May through July tends to be the slowest period in college football recruiting. Spring ball is over, camps haven't yet really begun, visits are less frequent. So, to fill the time during the slower period, PowerMizzou.com is reviving some recruitments past.
These pieces will be written from a first-person perspective of having covered the recruitment. Sort of a look behind the curtain based on what I remember, a combination of recalling the facts and some personal impressions.
Back in the summer of 2003, one of the very first high school football coaches I called was Rockhurst's Tony Severino. At the time, I knew next to nothing about covering recruiting. Honestly, I knew next to nothing about recruiting, period. Someone had asked me to name three players Missouri had signed in February. I couldn't name one.
So, when I was given a list of kids Missouri was recruiting, I had heard of exactly none of them. But I grew up in Kansas City, so of course I knew who Tony Severino was. I figured, hey, this will be a good starting point for my list of stories.
So I called Severino, having pretty much no idea who Tony Temple was. Now, if you're reading this, you will likely laugh at the fact that I didn't know him. Because anybody who followed recruiting at all--and anybody who followed Missouri high school football at all--knew who Tony Temple was in 2003.
Temple was, at the time, perhaps the top-rated running back in the country. He was the first true freshman ever to start at Rockhurst, which is (sorry, other schools) the most prestigious high school program in the Show-Me State. In February of his junior year, Rivals.com wrote a story asking if Temple was "the best ever in Kansas City?" He would finish his career with 6,295 yards and 85 touchdowns.
In that article, Temple listed a who's who of college football as his favorites: Texas, Miami, Ohio State, Notre Dame, Oregon, Oklahoma and Kansas State.
Missouri was the first school to offer Temple. They joined that list of favorites by the early summer. In June, he told PowerMizzou.com "There's no doubt I'm going to give the Tigers a look. They're in state and I have lived here all my life. They were the first school to offer me and they have a special place in my heart."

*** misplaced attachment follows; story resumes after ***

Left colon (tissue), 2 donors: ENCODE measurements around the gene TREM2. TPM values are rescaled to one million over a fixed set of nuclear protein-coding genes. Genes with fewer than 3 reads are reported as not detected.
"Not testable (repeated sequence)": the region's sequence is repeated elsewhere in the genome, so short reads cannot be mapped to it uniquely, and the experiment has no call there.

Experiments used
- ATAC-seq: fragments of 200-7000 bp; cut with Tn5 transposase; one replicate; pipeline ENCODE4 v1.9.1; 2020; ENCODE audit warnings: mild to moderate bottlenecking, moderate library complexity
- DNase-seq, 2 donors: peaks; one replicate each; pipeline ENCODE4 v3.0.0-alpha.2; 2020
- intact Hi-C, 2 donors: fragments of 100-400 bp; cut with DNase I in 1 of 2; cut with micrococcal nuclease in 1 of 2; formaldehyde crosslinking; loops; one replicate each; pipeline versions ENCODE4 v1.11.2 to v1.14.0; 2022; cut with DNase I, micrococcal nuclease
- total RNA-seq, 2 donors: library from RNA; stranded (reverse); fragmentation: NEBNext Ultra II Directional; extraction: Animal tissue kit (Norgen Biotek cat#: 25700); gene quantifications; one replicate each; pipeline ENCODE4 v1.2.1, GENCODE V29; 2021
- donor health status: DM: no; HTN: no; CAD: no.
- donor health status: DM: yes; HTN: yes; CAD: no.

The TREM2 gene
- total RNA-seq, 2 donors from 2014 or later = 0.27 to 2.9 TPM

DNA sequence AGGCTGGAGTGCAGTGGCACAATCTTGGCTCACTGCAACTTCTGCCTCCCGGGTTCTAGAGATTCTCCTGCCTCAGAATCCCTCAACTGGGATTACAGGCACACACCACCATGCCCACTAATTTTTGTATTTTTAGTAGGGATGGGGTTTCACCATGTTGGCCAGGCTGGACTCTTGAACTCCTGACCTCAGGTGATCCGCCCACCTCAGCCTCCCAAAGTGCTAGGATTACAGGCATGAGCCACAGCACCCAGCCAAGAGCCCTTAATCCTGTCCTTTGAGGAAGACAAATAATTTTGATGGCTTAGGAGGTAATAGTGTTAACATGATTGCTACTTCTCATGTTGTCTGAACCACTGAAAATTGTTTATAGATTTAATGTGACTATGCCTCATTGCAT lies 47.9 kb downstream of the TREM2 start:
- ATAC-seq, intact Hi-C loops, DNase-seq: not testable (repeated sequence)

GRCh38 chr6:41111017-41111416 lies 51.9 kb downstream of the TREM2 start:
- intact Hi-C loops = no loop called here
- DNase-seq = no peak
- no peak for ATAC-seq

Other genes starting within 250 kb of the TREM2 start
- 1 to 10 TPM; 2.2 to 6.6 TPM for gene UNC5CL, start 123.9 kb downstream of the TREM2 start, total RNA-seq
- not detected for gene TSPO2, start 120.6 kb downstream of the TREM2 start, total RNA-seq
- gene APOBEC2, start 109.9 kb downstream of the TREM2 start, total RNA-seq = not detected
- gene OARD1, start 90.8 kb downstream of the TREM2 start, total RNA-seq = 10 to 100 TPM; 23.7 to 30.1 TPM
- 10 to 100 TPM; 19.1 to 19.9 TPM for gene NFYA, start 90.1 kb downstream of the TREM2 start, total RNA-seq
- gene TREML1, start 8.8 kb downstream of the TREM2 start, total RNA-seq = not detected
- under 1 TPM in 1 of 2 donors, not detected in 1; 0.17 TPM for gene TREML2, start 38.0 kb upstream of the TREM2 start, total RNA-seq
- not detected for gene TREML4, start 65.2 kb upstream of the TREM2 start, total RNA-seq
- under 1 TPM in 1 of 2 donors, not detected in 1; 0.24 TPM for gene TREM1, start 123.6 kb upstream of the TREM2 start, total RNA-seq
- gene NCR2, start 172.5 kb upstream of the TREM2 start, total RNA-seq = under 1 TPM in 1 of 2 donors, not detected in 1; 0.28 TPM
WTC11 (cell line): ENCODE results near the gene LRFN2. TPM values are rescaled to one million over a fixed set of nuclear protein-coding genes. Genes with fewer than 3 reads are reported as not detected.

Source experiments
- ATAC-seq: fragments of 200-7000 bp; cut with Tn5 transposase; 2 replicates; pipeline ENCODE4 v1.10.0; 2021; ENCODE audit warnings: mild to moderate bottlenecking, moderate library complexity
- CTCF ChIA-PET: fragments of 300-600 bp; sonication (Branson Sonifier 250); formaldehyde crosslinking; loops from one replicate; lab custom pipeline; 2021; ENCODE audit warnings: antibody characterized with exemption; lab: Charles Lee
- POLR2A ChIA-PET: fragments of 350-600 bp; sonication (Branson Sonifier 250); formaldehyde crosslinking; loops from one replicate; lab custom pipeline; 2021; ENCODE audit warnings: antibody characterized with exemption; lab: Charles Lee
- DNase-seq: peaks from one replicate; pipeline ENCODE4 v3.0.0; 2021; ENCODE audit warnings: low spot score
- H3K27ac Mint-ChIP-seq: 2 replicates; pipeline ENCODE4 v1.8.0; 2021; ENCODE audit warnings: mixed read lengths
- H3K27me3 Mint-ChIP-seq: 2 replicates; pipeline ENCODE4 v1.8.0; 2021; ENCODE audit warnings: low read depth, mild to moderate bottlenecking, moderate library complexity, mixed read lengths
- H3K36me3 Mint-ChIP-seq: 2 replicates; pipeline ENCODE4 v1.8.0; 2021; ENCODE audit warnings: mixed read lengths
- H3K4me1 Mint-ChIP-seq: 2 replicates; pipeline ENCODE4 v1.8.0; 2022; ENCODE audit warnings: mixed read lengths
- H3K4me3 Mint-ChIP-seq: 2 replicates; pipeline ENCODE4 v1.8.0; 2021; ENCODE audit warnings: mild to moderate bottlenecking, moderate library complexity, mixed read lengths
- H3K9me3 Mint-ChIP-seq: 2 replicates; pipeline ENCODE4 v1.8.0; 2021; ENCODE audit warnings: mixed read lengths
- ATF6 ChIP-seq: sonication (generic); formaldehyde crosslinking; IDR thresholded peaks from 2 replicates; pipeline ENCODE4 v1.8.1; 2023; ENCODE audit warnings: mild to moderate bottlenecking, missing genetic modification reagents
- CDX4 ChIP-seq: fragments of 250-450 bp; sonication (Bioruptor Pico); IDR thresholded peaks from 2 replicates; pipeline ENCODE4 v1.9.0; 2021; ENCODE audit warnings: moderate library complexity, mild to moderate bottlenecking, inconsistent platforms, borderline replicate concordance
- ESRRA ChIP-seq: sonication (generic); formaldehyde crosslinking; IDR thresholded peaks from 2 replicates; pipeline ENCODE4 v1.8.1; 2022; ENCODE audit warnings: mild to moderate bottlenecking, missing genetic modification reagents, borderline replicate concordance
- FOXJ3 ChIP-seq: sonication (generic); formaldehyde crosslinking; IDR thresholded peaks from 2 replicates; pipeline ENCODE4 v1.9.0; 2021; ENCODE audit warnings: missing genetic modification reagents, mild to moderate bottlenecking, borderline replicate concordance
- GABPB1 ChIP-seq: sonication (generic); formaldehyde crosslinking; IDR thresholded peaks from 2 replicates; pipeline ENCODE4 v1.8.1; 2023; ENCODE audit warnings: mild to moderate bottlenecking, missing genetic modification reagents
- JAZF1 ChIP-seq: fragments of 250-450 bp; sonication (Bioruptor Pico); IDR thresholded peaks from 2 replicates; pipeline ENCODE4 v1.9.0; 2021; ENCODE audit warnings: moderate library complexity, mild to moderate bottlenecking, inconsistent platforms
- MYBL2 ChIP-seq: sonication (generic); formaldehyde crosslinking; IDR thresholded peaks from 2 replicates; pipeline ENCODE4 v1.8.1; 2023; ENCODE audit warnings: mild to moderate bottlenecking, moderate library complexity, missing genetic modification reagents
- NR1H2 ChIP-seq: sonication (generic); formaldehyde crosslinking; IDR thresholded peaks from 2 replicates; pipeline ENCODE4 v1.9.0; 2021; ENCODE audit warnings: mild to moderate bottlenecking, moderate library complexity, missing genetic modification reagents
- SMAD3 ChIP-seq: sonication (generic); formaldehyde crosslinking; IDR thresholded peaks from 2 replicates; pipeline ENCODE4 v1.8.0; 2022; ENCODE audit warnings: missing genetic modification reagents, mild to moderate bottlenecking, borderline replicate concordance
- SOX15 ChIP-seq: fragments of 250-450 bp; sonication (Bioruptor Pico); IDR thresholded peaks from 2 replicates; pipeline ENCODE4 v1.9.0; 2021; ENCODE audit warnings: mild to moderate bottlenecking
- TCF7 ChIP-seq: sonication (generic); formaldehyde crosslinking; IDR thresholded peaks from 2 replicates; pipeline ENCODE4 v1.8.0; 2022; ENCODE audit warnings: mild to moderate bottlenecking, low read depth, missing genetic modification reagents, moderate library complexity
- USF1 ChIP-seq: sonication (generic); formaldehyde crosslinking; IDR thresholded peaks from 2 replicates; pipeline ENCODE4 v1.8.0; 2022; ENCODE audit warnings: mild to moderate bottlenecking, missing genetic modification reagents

By the time his senior season started, Temple was the No. 7 running back in the country. On the first night college coaches were allowed to call senior prospects, Temple's phone rang from Missouri, Michigan, Kansas, Kansas State, Florida, Michigan State and LSU.
In the end, Temple took only two official visits: Missouri and Kansas State. Shortly before Christmas, Temple named a leader: ""My goodness it was unbelievable," Temple said of his official visit to Columbia. "They did everything right. It was so much fun hanging out with the other recruits, meeting the players, and watching practice. They say Missouri is on the rise and it is easy to see.
"All I can say is wow."
But Kansas State got the last crack.
"There are a lot of positives at both schools," he said after that trip. "I just need to find what's best. The coaches at both schools are really in tune with players and their needs. Both schools have a family atmosphere. They really want to be successful and are doing what they need to be a better team. Finding which place is a better situation for me, won't be an easy thing."
Temple set a decision for January 5th, approximately four weeks before National Signing Day. The announcement was going to be televised by Metro Sports. In many states, this was a common occurrence. In Missouri, recruiting was rarely important enough to merit a live broadcast.
Temple's announcement was my first real exposure to covering big-time recruiting. I distinctly remember getting on the message boards in the hour leading up to the announcement on Metro Sports. This was largely before live streaming and all. We had someone at the studio to cover the announcement, but those who weren't in Kansas City to watch the broadcast largely had to wait a few minutes for the news.
There were 222 people online when 6 o'clock hit. These days, that's about the number of people that are on when I wake up at 6 a.m. Back then, it was a big deal. It was my first inkling just how many people really cared about this stuff.
Temple chose Missouri that night, saying, "Before I made this decision, I prayed for an hour and a half. I want to do the right thing. I think the schools that recruited me did a really good job. I'm thankful they put me high on their list.
"I'm from the Show Me State. This is where I want to play. This where I'm from."
Temple ran for 2,552 yards and 22 touchdowns on 466 carries in his four years as a Tiger. His last game was the most memorable. With Arkansas refusing to let Chase Daniel and Mizzou's high-powered passing attack win the game, Temple ran for 281 yards and four touchdowns, both still Cotton Bowl records, in a 38-7 win. He left the field on the shoulders of teammates after scoring from 40 yards out on his final carry and was named the MVP of his final game.
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